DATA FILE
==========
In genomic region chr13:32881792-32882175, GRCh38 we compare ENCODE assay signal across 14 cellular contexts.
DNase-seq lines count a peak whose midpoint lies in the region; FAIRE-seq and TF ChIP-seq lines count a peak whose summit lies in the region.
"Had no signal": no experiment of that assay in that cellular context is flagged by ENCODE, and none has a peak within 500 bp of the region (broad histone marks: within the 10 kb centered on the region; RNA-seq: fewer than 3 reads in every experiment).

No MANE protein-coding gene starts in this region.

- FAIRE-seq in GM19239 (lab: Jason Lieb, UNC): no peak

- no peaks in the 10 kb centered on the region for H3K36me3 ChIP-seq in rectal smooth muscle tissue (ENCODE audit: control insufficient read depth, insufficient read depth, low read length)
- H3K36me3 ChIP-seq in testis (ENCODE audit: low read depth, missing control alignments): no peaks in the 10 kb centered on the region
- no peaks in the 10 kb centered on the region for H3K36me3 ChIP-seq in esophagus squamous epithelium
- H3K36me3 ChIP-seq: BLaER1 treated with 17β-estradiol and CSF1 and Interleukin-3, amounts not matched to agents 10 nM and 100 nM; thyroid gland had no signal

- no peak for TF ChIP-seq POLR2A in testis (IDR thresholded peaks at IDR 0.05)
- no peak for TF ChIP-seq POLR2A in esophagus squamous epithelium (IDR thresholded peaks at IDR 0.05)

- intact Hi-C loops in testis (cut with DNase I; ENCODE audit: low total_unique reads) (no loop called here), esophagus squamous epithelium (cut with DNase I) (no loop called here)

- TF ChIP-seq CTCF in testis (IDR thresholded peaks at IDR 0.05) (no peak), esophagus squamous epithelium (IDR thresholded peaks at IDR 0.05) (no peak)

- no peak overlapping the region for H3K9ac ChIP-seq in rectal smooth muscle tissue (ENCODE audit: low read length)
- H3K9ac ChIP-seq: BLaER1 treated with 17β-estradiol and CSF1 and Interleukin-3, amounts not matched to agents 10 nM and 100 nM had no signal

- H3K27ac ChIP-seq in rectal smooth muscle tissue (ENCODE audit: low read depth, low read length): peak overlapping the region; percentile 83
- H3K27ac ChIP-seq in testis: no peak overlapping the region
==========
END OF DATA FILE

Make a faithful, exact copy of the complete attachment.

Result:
In genomic region chr13:32881792-32882175, GRCh38 we compare ENCODE assay signal across 14 cellular contexts.
DNase-seq lines count a peak whose midpoint lies in the region; FAIRE-seq and TF ChIP-seq lines count a peak whose summit lies in the region.
"Had no signal": no experiment of that assay in that cellular context is flagged by ENCODE, and none has a peak within 500 bp of the region (broad histone marks: within the 10 kb centered on the region; RNA-seq: fewer than 3 reads in every experiment).

No MANE protein-coding gene starts in this region.

- FAIRE-seq in GM19239 (lab: Jason Lieb, UNC): no peak

- no peaks in the 10 kb centered on the region for H3K36me3 ChIP-seq in rectal smooth muscle tissue (ENCODE audit: control insufficient read depth, insufficient read depth, low read length)
- H3K36me3 ChIP-seq in testis (ENCODE audit: low read depth, missing control alignments): no peaks in the 10 kb centered on the region
- no peaks in the 10 kb centered on the region for H3K36me3 ChIP-seq in esophagus squamous epithelium
- H3K36me3 ChIP-seq: BLaER1 treated with 17β-estradiol and CSF1 and Interleukin-3, amounts not matched to agents 10 nM and 100 nM; thyroid gland had no signal

- no peak for TF ChIP-seq POLR2A in testis (IDR thresholded peaks at IDR 0.05)
- no peak for TF ChIP-seq POLR2A in esophagus squamous epithelium (IDR thresholded peaks at IDR 0.05)

- intact Hi-C loops in testis (cut with DNase I; ENCODE audit: low total_unique reads) (no loop called here), esophagus squamous epithelium (cut with DNase I) (no loop called here)

- TF ChIP-seq CTCF in testis (IDR thresholded peaks at IDR 0.05) (no peak), esophagus squamous epithelium (IDR thresholded peaks at IDR 0.05) (no peak)

- no peak overlapping the region for H3K9ac ChIP-seq in rectal smooth muscle tissue (ENCODE audit: low read length)
- H3K9ac ChIP-seq: BLaER1 treated with 17β-estradiol and CSF1 and Interleukin-3, amounts not matched to agents 10 nM and 100 nM had no signal

- H3K27ac ChIP-seq in rectal smooth muscle tissue (ENCODE audit: low read depth, low read length): peak overlapping the region; percentile 83
- H3K27ac ChIP-seq in testis: no peak overlapping the region